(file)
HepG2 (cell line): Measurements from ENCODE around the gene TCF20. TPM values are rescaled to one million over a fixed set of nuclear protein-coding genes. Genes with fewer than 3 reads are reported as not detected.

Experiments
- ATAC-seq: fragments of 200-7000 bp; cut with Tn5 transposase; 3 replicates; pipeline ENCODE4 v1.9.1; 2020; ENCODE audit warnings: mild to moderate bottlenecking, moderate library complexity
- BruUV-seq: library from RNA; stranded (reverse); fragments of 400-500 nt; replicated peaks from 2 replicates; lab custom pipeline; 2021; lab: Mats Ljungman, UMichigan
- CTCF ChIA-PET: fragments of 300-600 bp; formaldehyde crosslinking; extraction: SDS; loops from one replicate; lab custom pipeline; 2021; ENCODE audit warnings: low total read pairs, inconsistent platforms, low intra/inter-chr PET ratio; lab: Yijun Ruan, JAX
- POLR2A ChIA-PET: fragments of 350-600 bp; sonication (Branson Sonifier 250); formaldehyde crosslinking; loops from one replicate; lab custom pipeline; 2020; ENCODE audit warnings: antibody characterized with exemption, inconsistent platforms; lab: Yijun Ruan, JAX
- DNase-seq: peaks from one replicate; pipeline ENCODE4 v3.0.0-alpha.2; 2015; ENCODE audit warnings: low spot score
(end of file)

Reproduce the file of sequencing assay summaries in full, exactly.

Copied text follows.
HepG2 (cell line): Measurements from ENCODE around the gene TCF20. TPM values are rescaled to one million over a fixed set of nuclear protein-coding genes. Genes with fewer than 3 reads are reported as not detected.

Experiments
- ATAC-seq: fragments of 200-7000 bp; cut with Tn5 transposase; 3 replicates; pipeline ENCODE4 v1.9.1; 2020; ENCODE audit warnings: mild to moderate bottlenecking, moderate library complexity
- BruUV-seq: library from RNA; stranded (reverse); fragments of 400-500 nt; replicated peaks from 2 replicates; lab custom pipeline; 2021; lab: Mats Ljungman, UMichigan
- CTCF ChIA-PET: fragments of 300-600 bp; formaldehyde crosslinking; extraction: SDS; loops from one replicate; lab custom pipeline; 2021; ENCODE audit warnings: low total read pairs, inconsistent platforms, low intra/inter-chr PET ratio; lab: Yijun Ruan, JAX
- POLR2A ChIA-PET: fragments of 350-600 bp; sonication (Branson Sonifier 250); formaldehyde crosslinking; loops from one replicate; lab custom pipeline; 2020; ENCODE audit warnings: antibody characterized with exemption, inconsistent platforms; lab: Yijun Ruan, JAX
- DNase-seq: peaks from one replicate; pipeline ENCODE4 v3.0.0-alpha.2; 2015; ENCODE audit warnings: low spot score